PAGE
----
How to Use HTML5 Speech Input Fields

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I’m lost for words. Which is a shame because I could have dictated this article directly into my browser! The recently-released Chrome 11 has speech analysis enabled by default. If you’re using Chrome, head over to the speech input demonstration page and click the microphone button icon… speech input Impressed? The results will depend on your accent and what you’re saying. My attempt at “HTML5 speech input” resulted in “html fonts p chip foose”! In general, though, regularly-used English words and numbers are parsed surprisingly well given that the system isn’t trained to recognize your particular dulcet tones. Let’s take a look at the HTML code required for speech input:

<input type="text" x-webkit-speech />
Or, if you prefer XHTML-like syntax:
<input type="text" x-webkit-speech="x-webkit-speech" />
The x-webkit-speech attribute can be used on any HTML5 input element with a type of text, number, tel, or search. Unfortunately, it’s not permitted on textarea fields. I suspect that’s to stop people using it for long dictations which could result in inaccurate results or high memory usage. The following JavaScript code can be used to test whether speech input is enabled:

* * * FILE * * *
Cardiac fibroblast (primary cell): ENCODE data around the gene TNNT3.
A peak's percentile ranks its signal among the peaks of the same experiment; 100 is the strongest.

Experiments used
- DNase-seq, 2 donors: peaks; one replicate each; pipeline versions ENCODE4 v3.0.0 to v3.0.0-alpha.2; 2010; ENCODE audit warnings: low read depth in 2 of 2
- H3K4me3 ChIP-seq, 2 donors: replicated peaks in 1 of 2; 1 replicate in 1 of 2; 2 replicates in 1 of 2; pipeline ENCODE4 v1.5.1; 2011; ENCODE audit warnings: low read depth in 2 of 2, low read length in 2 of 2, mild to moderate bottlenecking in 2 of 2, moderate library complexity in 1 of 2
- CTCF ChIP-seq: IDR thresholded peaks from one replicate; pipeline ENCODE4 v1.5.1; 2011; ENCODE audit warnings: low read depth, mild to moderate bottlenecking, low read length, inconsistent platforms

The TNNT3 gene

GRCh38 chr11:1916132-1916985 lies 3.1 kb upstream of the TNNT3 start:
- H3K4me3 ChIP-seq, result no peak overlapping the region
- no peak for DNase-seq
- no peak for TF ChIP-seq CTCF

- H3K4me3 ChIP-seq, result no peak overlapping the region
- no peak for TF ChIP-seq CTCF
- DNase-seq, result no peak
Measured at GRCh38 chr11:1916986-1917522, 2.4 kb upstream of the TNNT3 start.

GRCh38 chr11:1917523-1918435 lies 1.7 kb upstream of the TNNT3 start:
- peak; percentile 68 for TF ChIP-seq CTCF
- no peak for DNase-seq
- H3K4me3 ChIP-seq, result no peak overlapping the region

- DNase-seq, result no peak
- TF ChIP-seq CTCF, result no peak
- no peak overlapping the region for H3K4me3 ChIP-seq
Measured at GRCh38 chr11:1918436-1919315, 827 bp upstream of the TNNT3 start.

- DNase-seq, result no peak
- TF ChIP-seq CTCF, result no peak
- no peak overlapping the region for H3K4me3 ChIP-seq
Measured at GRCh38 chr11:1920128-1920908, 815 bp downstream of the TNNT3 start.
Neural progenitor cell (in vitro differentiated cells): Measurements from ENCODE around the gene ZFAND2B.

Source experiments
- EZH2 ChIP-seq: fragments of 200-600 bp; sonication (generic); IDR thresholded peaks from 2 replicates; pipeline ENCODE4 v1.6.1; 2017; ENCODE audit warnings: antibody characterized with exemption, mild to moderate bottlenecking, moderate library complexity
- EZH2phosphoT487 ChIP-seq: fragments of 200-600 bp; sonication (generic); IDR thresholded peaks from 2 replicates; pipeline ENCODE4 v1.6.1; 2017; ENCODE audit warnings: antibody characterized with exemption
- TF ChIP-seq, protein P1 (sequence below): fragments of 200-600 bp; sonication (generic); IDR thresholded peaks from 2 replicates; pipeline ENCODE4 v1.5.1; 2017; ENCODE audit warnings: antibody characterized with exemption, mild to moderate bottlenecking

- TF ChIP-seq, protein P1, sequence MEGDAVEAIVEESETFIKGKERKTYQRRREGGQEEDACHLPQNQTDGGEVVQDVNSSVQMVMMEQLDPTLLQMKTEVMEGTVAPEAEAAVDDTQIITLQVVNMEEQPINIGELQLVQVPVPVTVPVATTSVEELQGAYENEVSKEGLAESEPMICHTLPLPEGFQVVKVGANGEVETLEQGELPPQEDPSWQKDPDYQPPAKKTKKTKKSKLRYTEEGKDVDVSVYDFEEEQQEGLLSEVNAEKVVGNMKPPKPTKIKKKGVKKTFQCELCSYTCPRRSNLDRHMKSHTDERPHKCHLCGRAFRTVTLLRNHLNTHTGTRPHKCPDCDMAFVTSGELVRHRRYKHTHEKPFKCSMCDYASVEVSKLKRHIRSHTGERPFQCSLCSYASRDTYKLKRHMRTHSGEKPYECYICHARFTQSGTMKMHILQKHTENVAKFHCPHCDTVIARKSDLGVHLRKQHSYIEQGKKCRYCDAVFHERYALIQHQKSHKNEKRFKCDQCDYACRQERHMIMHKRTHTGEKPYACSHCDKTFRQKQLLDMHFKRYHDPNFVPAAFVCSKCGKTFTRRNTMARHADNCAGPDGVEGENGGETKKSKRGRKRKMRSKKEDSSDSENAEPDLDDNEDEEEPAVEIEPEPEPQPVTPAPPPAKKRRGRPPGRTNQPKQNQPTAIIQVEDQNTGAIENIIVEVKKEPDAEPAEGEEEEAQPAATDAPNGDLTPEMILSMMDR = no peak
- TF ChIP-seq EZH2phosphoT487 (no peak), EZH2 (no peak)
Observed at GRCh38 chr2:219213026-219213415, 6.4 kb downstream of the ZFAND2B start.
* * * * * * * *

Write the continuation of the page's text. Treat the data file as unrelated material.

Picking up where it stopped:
if (document.createElement("input").webkitSpeech === undefined) {
	alert("Speech input is not supported in your browser.");
It’s unlikely you’ll require this since browsers which don’t support speech will show a standard input field. However, you could use it before assigning an ‘onwebkitspeechchange’ event handler to run a function after speech has been processed. Speech input is one of the most innovative browser technologies to appear in recent months. It’s easy to implement and there are several obvious uses:
  • assistive dictation for those with impaired mobility
  • an alternative input option for mobile phones and tablets, and
  • any environment where a keyboard or mouse is impractical.
I suspect we’ll see weird and wonderful use in games and educational tools. Will you add speech input support to your application? Does Chrome understand you better than your partner? All comments welcome…

Frequently Asked Questions on HTML5 Speech Input Fields

What is the HTML5 Speech Input Field and how does it work?

The HTML5 Speech Input Field is a feature that allows users to input data into a form field through speech. It uses the Web Speech API, a technology that converts spoken language into written text. This feature is particularly useful for mobile users and those with accessibility needs. To use it, you simply click on the microphone icon in the form field and start speaking. The API then transcribes your speech into text in real-time.

Is the HTML5 Speech Input Field supported by all browsers?

No, not all browsers support the HTML5 Speech Input Field. As of now, it is primarily supported by Google Chrome and partially supported by other browsers like Firefox and Safari. It’s always a good idea to check the current browser compatibility before implementing this feature.

How can I implement the HTML5 Speech Input Field in my web page?